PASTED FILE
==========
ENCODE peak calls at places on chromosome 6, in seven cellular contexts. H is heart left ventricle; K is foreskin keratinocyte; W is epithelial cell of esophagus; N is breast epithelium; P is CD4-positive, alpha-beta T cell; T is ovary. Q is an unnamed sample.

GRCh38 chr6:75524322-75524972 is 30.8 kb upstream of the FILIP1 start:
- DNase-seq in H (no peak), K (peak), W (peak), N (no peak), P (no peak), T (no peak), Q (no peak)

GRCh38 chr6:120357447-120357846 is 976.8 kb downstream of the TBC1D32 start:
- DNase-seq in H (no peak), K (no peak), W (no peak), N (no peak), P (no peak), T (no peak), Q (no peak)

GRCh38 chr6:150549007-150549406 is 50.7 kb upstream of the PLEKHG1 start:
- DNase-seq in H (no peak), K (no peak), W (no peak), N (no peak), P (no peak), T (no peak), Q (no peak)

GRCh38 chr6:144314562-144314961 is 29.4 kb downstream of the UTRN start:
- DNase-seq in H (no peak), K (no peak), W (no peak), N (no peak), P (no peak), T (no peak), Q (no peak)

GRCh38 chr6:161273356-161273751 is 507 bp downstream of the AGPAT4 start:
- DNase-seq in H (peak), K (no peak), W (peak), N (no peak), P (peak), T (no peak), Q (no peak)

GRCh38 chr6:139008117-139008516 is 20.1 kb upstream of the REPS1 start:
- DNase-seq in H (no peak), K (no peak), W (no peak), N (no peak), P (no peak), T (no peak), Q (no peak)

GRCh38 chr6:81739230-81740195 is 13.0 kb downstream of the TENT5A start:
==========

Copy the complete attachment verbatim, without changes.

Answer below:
ENCODE peak calls at places on chromosome 6, in seven cellular contexts. H is heart left ventricle; K is foreskin keratinocyte; W is epithelial cell of esophagus; N is breast epithelium; P is CD4-positive, alpha-beta T cell; T is ovary. Q is an unnamed sample.

GRCh38 chr6:75524322-75524972 is 30.8 kb upstream of the FILIP1 start:
- DNase-seq in H (no peak), K (peak), W (peak), N (no peak), P (no peak), T (no peak), Q (no peak)

GRCh38 chr6:120357447-120357846 is 976.8 kb downstream of the TBC1D32 start:
- DNase-seq in H (no peak), K (no peak), W (no peak), N (no peak), P (no peak), T (no peak), Q (no peak)

GRCh38 chr6:150549007-150549406 is 50.7 kb upstream of the PLEKHG1 start:
- DNase-seq in H (no peak), K (no peak), W (no peak), N (no peak), P (no peak), T (no peak), Q (no peak)

GRCh38 chr6:144314562-144314961 is 29.4 kb downstream of the UTRN start:
- DNase-seq in H (no peak), K (no peak), W (no peak), N (no peak), P (no peak), T (no peak), Q (no peak)

GRCh38 chr6:161273356-161273751 is 507 bp downstream of the AGPAT4 start:
- DNase-seq in H (peak), K (no peak), W (peak), N (no peak), P (peak), T (no peak), Q (no peak)

GRCh38 chr6:139008117-139008516 is 20.1 kb upstream of the REPS1 start:
- DNase-seq in H (no peak), K (no peak), W (no peak), N (no peak), P (no peak), T (no peak), Q (no peak)

GRCh38 chr6:81739230-81740195 is 13.0 kb downstream of the TENT5A start: